Mary Rose Boehm's The Rain Girl 

In Mary Rose Boehm’s collection, The Rain Girl violence lurks within the emotional landscape. Whether the speakers in these poems are in Europe, or America, or in the imagination, Boehm’s The Rain Girl looks conflict in the eye.  Told mostly in first person, the collection’s speakers are varied across the five sections of The Rain Girl, and Boehm pulls the reader through European villages and in and out of family dynamics, often told from a persona. 


The opening section, The Collector, a dark cycle of poems that reflect on patriarchal strictures on female agency, one that is gothic in nature, both in its chthonic subtext and its earthy imagery. The section gets its name from a later poem about a creep recording prostitutes breathing, and through this Boehm clearly frames patriarchal attitudes regarding woman: objects to be fetishized, collected, passed around, discarded.  The opening poem,” A Marriage”  is a surreal depiction of the child bride as the other in a house without a “roof” and wild with tumorous growths of mushrooms and fungus. Nightmarish and fairytale-like, the section mirrors a world where young women are the prey. This echoes and harmonizes with the third section, “The Old Gods”, which also hums with a European folk ethos that appears like rainstorms throughout The Rain Girl. Though the anger in this opening section seethes, by the section’s end the speaker has aged, and in that age knows that our imaginations are our “On our softest cushions”, our biggest defect likely to show up across our life, and recognizes human folly in love. People make stupid decisions and are trapped by them.


The second section, “Instar” focuses its eye on growth, but is also an exploration of tension. The entire section is sprung with low-grade violence by Boehm’s alliteration. In “Trans Sylvania or Beyond the Forest” Boehm remembers a time when friends threw stones at Bosnian refugees crossing the mountains, however by the end of the poem the same hatred is spewed at African refugees fleeing war and climate change. Throughout the section, danger lurks unnoticed, unseen. In “When Nothing is Left“  a woman and man lose their physical density, or mass, until the wife one day “grabbed his reflection,/walked out through the garden”. Told in a matter of fact voice, the poem, through an act of imagination both describes a failing relationship and life as a struggle, conflict.


In the third section, “The Old Gods”, Boehm’s speakers remind that the old ways include the wisdom children inherently offer up to older folks in the form of declarations, adventure, or in questions. Here, in this landscape, Boehm’s speakers have come full circle. The section’s dominant motif is the dragon, one that turns up over and over as Boehm explores family and myth.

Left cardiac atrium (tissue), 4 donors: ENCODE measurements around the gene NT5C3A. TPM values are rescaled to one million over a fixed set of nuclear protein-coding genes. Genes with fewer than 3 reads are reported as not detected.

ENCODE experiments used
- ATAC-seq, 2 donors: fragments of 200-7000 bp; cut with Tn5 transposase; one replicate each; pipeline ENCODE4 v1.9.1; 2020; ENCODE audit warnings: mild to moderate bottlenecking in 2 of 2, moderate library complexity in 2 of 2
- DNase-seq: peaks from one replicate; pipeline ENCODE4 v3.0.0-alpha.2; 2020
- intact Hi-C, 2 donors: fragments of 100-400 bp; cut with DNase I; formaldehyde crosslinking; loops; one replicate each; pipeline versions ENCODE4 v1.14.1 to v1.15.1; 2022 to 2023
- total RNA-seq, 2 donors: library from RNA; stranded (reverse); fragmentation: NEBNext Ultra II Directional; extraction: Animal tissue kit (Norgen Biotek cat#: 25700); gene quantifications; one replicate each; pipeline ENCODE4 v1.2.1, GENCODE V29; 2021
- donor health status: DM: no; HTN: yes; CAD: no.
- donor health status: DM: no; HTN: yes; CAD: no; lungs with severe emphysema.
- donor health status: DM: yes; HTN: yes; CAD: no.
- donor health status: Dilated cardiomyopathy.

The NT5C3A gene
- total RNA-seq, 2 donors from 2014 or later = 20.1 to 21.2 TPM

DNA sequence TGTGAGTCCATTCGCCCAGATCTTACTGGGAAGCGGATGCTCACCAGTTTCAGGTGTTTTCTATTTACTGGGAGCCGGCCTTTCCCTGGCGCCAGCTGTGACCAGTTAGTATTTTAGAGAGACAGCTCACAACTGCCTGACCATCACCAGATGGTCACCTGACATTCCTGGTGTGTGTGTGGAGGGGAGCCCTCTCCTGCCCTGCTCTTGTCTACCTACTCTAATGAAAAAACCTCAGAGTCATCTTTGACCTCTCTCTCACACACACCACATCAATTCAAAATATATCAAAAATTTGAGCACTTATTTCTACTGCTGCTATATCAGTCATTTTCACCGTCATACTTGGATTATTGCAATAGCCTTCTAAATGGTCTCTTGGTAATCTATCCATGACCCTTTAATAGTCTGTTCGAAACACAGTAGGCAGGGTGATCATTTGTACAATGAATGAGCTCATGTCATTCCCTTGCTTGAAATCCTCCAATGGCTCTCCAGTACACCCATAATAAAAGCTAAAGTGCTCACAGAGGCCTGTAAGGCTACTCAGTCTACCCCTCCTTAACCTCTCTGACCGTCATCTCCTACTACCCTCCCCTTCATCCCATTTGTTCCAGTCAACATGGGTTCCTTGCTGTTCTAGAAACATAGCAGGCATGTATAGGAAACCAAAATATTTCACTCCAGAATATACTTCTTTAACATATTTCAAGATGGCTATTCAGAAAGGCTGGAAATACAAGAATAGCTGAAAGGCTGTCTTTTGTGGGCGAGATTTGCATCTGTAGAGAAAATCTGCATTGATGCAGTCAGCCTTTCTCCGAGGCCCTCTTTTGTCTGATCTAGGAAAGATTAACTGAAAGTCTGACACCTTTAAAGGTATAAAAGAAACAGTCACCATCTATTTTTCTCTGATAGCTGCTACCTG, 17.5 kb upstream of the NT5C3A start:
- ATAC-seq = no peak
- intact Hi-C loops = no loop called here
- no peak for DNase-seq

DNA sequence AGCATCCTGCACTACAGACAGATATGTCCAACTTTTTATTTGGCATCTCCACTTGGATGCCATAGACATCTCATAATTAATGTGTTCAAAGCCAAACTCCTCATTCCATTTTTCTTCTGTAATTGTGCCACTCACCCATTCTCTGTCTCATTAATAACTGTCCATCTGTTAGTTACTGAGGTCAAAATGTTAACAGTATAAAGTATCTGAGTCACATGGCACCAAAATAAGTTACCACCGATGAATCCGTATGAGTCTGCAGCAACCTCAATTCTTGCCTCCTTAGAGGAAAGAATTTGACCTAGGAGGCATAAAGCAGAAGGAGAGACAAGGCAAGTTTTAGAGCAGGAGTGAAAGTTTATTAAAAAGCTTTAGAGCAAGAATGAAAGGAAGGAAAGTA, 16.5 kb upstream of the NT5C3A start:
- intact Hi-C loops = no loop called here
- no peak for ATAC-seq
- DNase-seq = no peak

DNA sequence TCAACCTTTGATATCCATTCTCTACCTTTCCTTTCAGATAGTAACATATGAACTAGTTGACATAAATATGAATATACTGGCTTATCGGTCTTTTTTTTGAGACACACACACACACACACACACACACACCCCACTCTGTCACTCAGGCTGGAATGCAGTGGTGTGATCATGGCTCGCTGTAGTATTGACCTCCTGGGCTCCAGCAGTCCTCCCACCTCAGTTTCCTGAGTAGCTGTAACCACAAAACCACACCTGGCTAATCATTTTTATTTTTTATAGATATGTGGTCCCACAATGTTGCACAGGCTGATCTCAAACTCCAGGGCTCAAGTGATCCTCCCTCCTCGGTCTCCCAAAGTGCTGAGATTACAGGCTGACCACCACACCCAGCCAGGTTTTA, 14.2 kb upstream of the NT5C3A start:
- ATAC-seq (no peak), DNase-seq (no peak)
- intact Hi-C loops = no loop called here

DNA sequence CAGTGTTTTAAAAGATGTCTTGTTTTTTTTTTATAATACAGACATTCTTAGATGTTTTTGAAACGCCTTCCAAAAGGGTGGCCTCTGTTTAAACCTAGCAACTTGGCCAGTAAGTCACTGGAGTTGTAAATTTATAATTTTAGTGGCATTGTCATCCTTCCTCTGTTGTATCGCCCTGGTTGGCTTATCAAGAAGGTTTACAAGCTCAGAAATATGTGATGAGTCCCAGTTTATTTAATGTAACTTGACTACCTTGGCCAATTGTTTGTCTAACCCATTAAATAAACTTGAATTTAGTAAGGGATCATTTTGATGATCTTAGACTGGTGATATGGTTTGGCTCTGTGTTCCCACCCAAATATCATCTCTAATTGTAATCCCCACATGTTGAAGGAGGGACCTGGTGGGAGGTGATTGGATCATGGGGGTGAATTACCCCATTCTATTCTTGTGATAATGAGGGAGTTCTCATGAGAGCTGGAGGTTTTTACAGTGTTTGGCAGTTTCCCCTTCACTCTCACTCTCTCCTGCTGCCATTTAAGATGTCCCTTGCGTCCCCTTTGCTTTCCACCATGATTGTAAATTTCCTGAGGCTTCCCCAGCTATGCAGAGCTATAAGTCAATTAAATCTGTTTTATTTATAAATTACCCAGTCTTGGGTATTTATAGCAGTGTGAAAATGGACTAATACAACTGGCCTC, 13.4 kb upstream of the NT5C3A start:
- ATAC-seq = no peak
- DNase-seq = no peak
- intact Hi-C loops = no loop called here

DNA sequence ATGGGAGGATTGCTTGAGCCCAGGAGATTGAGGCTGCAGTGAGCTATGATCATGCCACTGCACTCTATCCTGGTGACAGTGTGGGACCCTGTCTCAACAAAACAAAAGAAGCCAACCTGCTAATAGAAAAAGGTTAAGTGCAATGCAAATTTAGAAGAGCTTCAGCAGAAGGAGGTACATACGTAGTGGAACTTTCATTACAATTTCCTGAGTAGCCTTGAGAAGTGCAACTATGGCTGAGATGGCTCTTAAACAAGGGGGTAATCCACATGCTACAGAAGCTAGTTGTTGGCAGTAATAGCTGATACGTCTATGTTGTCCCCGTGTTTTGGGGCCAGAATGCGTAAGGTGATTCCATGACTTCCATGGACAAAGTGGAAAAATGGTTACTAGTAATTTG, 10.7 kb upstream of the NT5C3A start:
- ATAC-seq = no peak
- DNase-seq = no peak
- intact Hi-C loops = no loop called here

If Boehm’s wilderness rises up in the first three sections, then Random, the fourth, is her meditation on domestication and the work of family, and loving people who hurt you. Or, at least learning to love those toxic to our emotional health, perhaps best exemplified in “Random” when Boehm writes, “why can’t we love/our kids on purpose?” .Love isn’t pretty; one of the earliest lessons learned in the big bad world, and Boehm weaves these moments in and out of poems about fathers and mothers and daughters and sons. One of the more surprising moments in the section is the ending of “At the Oyster Bar” where the speaker, sitting alone is forced to be in the same room with a stranger, a man, “looks at him./Wants to open his mouth/with the knife but fears/ finding a pearl.” A predatory danger lurks throughout The Rain Girl, showing up Boehm’s short narrative lyrics


The final section, “It’s a Wrap”,  finds Boehm gazing upward, to the stars, but also outward towards human folly, and towards entropy as the speakers discover age. It’s also a section that builds towards a journey to the Amazon, which serves as a kind of hallucinatory and invigorated turn from rot towards growth. In this manner, Boehm sews up The Rain Girl.  In “Delirium in the Amazon” the mushrooms from the collection’s opening poem returns, this time, interwoven with a fever dream “ fiery eyes still being shaped by the glassblower.” Here, towards the end of the collection, there is an impulse towards nature, towards connection to larger energies or forces, not quite spiritualism and not quite mysticism, but something between.  In “Summer Trance” the speaker becomes part of the landscape, spiritually, “I become a green, languid/animal, a soft giant with giant eyes, become/green love”.  Boehm reminds the reader that nature is our first teacher. There is a pattern to learn, the “skeletal trees/naked black against pale grey” wait for us all.


The Rain Girl’s tension bubbles up from the ground. Rooted, it’s a sensuous, mysterious collection. But, its also sometimes angry, and rightfully so, and is ultimately a hopeful collection, one energized by the surrealness of a moment, by the surrealness of a life.  

Stephen Scott Whitaker is a member of the National Book Critics Circle. His poems have appeared in Fourteen Hills, Revolute, The Shore, Crab Creek Review, and others. Mulch, his novel of weird fiction is forthcoming from Montag Press.